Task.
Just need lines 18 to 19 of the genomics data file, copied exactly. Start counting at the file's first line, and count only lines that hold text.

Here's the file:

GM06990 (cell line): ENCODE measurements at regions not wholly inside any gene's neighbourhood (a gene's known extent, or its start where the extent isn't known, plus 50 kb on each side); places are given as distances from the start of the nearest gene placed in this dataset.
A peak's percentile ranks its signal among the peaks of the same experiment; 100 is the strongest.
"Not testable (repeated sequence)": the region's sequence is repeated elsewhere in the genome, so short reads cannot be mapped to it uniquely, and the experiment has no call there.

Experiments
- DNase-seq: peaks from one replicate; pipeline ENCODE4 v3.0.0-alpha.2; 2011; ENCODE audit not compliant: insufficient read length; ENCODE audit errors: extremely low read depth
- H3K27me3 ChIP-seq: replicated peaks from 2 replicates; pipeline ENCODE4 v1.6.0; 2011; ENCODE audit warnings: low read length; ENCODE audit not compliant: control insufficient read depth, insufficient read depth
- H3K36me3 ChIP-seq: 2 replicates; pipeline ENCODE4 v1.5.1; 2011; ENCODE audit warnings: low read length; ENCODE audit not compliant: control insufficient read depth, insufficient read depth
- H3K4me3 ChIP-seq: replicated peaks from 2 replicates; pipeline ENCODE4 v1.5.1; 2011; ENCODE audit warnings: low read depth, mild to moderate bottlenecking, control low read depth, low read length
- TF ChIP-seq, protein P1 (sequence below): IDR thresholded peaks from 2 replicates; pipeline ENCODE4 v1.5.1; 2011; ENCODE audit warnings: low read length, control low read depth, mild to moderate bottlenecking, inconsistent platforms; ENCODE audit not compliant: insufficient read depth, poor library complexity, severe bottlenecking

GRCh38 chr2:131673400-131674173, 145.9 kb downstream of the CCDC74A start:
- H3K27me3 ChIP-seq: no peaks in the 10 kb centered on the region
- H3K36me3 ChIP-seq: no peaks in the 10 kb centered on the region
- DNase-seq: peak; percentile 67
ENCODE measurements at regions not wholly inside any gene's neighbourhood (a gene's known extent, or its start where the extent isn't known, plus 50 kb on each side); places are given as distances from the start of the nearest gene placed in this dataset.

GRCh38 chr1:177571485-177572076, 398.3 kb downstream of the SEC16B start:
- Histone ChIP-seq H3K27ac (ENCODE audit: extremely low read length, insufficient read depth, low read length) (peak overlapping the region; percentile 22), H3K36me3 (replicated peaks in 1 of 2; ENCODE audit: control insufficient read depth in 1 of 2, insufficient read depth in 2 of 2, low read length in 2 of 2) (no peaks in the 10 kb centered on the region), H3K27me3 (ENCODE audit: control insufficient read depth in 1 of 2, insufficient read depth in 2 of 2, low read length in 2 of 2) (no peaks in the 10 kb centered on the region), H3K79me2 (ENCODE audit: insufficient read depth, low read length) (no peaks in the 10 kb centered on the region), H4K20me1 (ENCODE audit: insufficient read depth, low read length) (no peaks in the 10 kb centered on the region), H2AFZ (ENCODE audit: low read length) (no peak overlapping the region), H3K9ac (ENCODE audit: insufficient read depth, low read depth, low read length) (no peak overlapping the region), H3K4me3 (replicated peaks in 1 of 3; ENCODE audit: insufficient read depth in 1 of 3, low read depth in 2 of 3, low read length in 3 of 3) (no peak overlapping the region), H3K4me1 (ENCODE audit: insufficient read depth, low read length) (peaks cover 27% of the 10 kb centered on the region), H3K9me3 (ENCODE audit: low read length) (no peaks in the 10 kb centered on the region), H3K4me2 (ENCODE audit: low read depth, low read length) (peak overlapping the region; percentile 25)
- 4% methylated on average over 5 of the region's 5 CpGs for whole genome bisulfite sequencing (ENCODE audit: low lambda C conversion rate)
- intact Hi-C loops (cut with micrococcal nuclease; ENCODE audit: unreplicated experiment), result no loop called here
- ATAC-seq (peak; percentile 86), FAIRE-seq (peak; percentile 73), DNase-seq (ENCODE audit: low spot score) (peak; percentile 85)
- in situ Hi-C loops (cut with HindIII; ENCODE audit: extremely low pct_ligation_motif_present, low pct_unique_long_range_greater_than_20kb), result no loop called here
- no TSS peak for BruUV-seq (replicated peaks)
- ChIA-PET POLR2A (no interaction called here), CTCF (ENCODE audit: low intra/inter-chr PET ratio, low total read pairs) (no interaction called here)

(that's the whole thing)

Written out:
- intact Hi-C loops (cut with micrococcal nuclease; ENCODE audit: unreplicated experiment), result no loop called here
- ATAC-seq (peak; percentile 86), FAIRE-seq (peak; percentile 73), DNase-seq (ENCODE audit: low spot score) (peak; percentile 85)